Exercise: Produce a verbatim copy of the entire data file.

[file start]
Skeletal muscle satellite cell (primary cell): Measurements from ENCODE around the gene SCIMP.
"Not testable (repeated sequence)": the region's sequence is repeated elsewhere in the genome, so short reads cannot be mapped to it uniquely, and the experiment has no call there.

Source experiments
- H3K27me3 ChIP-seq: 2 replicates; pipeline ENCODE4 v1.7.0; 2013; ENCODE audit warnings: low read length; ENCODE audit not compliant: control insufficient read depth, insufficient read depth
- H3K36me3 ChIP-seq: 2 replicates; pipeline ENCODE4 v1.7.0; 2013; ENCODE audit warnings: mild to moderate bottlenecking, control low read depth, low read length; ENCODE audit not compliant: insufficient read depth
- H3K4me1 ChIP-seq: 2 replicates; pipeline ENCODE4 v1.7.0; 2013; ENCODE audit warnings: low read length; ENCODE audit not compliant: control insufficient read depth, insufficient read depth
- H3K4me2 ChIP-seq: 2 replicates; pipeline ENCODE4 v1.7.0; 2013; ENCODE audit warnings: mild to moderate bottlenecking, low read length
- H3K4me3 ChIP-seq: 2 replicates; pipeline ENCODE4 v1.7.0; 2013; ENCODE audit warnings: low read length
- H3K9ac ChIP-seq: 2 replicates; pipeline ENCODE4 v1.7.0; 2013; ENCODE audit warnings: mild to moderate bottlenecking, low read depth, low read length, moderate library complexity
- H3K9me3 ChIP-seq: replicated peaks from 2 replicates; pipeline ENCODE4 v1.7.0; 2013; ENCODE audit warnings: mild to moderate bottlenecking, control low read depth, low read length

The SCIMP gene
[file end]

Skeletal muscle satellite cell (primary cell): Measurements from ENCODE around the gene SCIMP.
"Not testable (repeated sequence)": the region's sequence is repeated elsewhere in the genome, so short reads cannot be mapped to it uniquely, and the experiment has no call there.

Source experiments
- H3K27me3 ChIP-seq: 2 replicates; pipeline ENCODE4 v1.7.0; 2013; ENCODE audit warnings: low read length; ENCODE audit not compliant: control insufficient read depth, insufficient read depth
- H3K36me3 ChIP-seq: 2 replicates; pipeline ENCODE4 v1.7.0; 2013; ENCODE audit warnings: mild to moderate bottlenecking, control low read depth, low read length; ENCODE audit not compliant: insufficient read depth
- H3K4me1 ChIP-seq: 2 replicates; pipeline ENCODE4 v1.7.0; 2013; ENCODE audit warnings: low read length; ENCODE audit not compliant: control insufficient read depth, insufficient read depth
- H3K4me2 ChIP-seq: 2 replicates; pipeline ENCODE4 v1.7.0; 2013; ENCODE audit warnings: mild to moderate bottlenecking, low read length
- H3K4me3 ChIP-seq: 2 replicates; pipeline ENCODE4 v1.7.0; 2013; ENCODE audit warnings: low read length
- H3K9ac ChIP-seq: 2 replicates; pipeline ENCODE4 v1.7.0; 2013; ENCODE audit warnings: mild to moderate bottlenecking, low read depth, low read length, moderate library complexity
- H3K9me3 ChIP-seq: replicated peaks from 2 replicates; pipeline ENCODE4 v1.7.0; 2013; ENCODE audit warnings: mild to moderate bottlenecking, control low read depth, low read length

The SCIMP gene